The bitcoin core development team chose to implement the top option. The bitcoin XT, Classic, and Unlimited development teams chose to implement the middle option. Sadly, no team chose to implement the bottom option.
Two years ago, the XT, Classic, and BU camp(s) saw the high Tx fees and long confirmation times we have in place today – it was clear as day. But rather than paying attention to their concerns and incorporating a max block size increase into their SegWit design, the majority of the Core team and their backers chose to ignore, censor, and ostracize anyone who didn’t agree with their chosen path. As a result, we now have an existential crisis going on within the bitcoin community which may lead to the total collapse of the ground-breaking cryptocurrency. Bummer.
..and here’s why fees are skyrocketing as more and more “unbanked” people try to escape the tyranny of governments that continuously debase their fiat currencies…
So, what’s this “Bitcoin scaling” hullaboo all about? Checkout this graphic that I snipped from the excellent movie “Banking On Bitcoin“:
No further comment needed.
This tweet from a #NoEstimates advocate is interesting food for thought:
Let’s say you are one member of a software development team of 5, and each of your salaries is $100K per year. Now, assume that an executive in your org requests that your team build software product “WhizzBang” for $500K. If your team accepts the request, then your deadline date becomes automatically set in stone as one year from the selection date. If you don’t accept the request…. well, then you and your teammates should look for other work.
An alternative approach for getting “WhizzBang” built is for the executive to ask the team for an estimate of how long it will take to get the software built.
I, as a software developer, would prefer the bidirectional “asking for an estimate” approach rather than the unidirectional “setting of a price” approach. Neither approach is ideal, but the “asking for an estimate” approach gives me the opportunity to provide information to the executive that allows him/her to decide whether or not to move forward on his investment.
In either case, history sadly shows that neither approach is likely to lead to the derived deadline being met. In those cases where the deadline is met, the team has most likely worked tons of unpaid overtime over a sustained period of time and has cut quality corners to do so 😦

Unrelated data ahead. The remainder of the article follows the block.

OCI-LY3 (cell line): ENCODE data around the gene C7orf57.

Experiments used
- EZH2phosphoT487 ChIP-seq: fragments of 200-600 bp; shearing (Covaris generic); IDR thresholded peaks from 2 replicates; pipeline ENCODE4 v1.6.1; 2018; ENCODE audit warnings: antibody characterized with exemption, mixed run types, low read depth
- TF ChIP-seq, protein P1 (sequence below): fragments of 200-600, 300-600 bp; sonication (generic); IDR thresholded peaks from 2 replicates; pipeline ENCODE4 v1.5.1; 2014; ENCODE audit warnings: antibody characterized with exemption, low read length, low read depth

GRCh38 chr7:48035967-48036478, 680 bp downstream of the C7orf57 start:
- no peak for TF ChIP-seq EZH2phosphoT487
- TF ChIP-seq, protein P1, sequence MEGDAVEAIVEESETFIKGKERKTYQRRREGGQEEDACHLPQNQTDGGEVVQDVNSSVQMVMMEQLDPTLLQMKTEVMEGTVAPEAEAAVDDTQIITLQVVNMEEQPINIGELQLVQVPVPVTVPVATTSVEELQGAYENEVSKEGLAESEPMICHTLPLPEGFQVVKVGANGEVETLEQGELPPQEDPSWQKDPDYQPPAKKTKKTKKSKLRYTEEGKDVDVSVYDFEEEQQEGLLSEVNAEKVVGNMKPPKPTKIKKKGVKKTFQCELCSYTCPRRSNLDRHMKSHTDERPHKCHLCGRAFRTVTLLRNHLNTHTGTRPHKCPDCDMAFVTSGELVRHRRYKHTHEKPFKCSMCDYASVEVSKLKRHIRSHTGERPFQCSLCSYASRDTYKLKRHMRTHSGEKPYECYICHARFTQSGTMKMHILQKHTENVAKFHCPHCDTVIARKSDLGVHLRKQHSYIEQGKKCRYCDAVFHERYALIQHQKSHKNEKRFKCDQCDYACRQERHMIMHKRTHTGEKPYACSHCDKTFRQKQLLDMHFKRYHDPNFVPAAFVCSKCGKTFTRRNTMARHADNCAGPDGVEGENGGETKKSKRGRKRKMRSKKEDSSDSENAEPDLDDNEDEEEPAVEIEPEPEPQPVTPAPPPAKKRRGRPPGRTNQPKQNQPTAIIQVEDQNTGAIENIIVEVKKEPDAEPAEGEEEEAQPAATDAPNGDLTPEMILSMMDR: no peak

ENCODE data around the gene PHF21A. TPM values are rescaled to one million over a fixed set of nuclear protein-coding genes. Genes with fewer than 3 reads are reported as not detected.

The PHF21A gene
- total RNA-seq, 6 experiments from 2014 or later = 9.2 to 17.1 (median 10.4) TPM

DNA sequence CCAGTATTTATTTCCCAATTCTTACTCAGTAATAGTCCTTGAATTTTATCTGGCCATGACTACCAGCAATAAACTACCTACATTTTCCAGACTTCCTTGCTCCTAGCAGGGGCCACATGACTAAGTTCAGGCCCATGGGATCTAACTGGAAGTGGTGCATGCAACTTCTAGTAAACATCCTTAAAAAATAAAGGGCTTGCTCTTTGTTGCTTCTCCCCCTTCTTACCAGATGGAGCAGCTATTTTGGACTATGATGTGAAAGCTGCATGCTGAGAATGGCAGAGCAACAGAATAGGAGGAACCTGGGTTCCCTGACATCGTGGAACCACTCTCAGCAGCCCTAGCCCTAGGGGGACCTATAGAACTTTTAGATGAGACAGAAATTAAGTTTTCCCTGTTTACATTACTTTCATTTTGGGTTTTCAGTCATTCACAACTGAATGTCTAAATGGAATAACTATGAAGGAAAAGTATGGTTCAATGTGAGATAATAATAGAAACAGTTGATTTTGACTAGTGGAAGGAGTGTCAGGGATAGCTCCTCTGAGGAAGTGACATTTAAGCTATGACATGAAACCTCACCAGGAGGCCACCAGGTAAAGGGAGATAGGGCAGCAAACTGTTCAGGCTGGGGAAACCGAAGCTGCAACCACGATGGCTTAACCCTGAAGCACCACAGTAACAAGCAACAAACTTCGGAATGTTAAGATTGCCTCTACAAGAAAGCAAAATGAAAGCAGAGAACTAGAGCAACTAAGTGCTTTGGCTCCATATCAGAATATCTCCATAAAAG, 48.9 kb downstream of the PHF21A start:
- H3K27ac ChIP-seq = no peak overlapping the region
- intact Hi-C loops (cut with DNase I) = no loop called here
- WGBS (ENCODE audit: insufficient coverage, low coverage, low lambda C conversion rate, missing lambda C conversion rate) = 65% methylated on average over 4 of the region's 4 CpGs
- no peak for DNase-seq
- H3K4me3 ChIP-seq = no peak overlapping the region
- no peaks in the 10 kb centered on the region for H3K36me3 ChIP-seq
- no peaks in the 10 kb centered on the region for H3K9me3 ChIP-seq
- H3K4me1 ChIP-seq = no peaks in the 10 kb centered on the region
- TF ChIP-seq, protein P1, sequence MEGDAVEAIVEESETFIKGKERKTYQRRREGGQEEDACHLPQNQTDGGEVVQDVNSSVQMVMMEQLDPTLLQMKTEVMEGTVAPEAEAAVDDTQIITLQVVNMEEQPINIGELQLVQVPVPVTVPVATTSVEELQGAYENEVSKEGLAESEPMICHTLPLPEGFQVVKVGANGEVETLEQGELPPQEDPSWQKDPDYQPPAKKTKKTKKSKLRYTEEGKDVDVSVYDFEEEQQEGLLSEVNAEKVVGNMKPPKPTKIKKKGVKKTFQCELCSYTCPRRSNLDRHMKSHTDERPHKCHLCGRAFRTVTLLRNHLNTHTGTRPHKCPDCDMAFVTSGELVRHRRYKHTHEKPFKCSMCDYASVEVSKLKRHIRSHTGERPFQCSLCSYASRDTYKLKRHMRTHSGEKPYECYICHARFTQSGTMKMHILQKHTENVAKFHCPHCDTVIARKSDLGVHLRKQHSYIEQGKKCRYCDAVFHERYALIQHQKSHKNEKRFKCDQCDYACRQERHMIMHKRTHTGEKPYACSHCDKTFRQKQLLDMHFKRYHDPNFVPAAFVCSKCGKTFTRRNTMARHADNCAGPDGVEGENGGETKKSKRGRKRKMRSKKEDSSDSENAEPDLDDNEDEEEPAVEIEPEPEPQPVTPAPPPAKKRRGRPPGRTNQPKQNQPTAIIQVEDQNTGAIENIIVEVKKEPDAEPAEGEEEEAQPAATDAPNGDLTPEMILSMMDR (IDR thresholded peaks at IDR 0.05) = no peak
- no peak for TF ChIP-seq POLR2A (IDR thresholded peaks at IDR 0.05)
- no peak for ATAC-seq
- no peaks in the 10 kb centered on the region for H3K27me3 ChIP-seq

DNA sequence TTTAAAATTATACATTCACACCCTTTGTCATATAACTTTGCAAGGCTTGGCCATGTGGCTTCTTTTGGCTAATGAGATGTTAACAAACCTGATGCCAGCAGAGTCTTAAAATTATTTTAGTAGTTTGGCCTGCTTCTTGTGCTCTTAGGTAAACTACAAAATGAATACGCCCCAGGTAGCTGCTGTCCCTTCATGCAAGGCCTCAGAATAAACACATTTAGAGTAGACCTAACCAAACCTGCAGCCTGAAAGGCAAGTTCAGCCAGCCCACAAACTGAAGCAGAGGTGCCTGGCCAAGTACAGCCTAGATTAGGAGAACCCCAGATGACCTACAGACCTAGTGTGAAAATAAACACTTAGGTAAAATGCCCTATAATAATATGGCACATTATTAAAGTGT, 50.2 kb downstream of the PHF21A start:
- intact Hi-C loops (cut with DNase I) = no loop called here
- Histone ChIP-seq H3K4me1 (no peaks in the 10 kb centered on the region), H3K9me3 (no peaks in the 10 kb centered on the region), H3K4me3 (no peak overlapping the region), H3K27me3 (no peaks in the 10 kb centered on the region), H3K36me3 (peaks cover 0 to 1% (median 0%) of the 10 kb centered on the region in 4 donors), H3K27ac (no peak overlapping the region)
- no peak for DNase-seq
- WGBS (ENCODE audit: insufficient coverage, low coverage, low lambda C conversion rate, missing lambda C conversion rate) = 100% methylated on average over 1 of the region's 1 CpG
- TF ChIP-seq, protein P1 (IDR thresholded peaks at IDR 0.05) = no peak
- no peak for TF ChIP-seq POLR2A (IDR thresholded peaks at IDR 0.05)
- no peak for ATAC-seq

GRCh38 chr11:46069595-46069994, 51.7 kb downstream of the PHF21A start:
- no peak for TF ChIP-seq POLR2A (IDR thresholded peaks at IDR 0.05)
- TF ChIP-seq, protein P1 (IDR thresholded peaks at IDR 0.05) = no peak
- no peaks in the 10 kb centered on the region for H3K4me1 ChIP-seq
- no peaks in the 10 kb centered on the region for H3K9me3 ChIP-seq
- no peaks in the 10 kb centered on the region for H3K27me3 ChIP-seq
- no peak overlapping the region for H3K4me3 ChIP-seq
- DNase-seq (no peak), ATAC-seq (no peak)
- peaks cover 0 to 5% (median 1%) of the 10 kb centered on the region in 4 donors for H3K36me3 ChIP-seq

The latest BTC movie, “Banking On Bitcoin“, which was released on January 6th, has hit the top of the charts:
Of course, being a staunch Bitcoin fan, I loved it. I was disappointed, however, that neither Roger Ver nor Andreas Antonopoulos has any speaking scenes in the movie.
The best part of the movie is the segment on the first attempt in the nation to formally regulate Bitcoin. The effort was led by Ben Lawsky, New York State’s first Superintendent of Financial Services. The resulting set of regulatory requirements, which apply to New York state businesses and individuals, can be found in the “BitLicense“. BitLicense is so onerous and bureaucratic that many Bitcoin companies fled the state when it went into effect. From Wikipedia:
It came into effect on August 8, 2015. At least ten bitcoin companies announced they were stopping all business in New York State because of the new regulations. The New York Business Journal called this the “Great Bitcoin Exodus”.
In a classic, self-serving, crony capitalist move, after leaving his government post, Mr. Lawsy started a consulting company which provides $ervices to help companies apply for BitLicenses.
Here are the other excellent Bitcoin movies that I’ve watched over the past year:
Amazon Prime customers please take note that ALL of these movies are available to you at no additional charge. I enlarged the graphic for “The End Of Money As We Know It” because it is currently my all time favorite.
Remember this guy?
Well, Roger Ver (a.k.a Bitcoin Jesus) has a similar beef:
I’ve been a fan of Roger Ver ever since I got sucked down into the Bitcoin rabbit hole well over a year ago. His passionate, pro-Bitcoin words and startup investments have helped Bitcoin grow to where it is today. Roger has also been the most vocal Bitcoin celebrity to rage against the Bitcoin Core development team’s refusal to raise the maximum block size above 1MB.
Hard-limiting the maximum block size to 1MB causes more competition among users to get their transactions into a block – which causes the average per-block user fee to rise – which causes fewer people worldwide to use Bitcoin as “money” – which stunts the global growth of Bitcoin. In the worst case, fees may get so high so that we only see wealthy people using Bitcoin in the future.
As Roger has said, the more expensive it is to use a thing, the fewer the people are who will use the thing. Economics 101.
To support Roger’s claim, I submit a relatively recent tweet of his for your perusal:
And, if you navigate to the Bitcoin transaction that Roger links to in the tweet, you’ll see this:
At the time of the tweet, the BTC price was hovering around $1000 USD. Thus, the fee of 72 millibits that his company, Bitcoin.com, paid, translated to around $70+ USD. However, at 89KB in size, it sure is a big ass transaction to stuff into a block. 🙂